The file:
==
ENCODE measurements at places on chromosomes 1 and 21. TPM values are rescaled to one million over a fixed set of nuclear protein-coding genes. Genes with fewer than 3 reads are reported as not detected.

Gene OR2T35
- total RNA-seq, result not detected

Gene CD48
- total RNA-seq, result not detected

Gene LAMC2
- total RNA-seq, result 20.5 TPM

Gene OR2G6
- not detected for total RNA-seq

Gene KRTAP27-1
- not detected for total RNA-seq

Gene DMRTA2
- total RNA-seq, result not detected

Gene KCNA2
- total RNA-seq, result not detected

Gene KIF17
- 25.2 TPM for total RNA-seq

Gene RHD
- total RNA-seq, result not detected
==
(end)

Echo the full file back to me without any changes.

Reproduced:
ENCODE measurements at places on chromosomes 1 and 21. TPM values are rescaled to one million over a fixed set of nuclear protein-coding genes. Genes with fewer than 3 reads are reported as not detected.

Gene OR2T35
- total RNA-seq, result not detected

Gene CD48
- total RNA-seq, result not detected

Gene LAMC2
- total RNA-seq, result 20.5 TPM

Gene OR2G6
- not detected for total RNA-seq

Gene KRTAP27-1
- not detected for total RNA-seq

Gene DMRTA2
- total RNA-seq, result not detected

Gene KCNA2
- total RNA-seq, result not detected

Gene KIF17
- 25.2 TPM for total RNA-seq

Gene RHD
- total RNA-seq, result not detected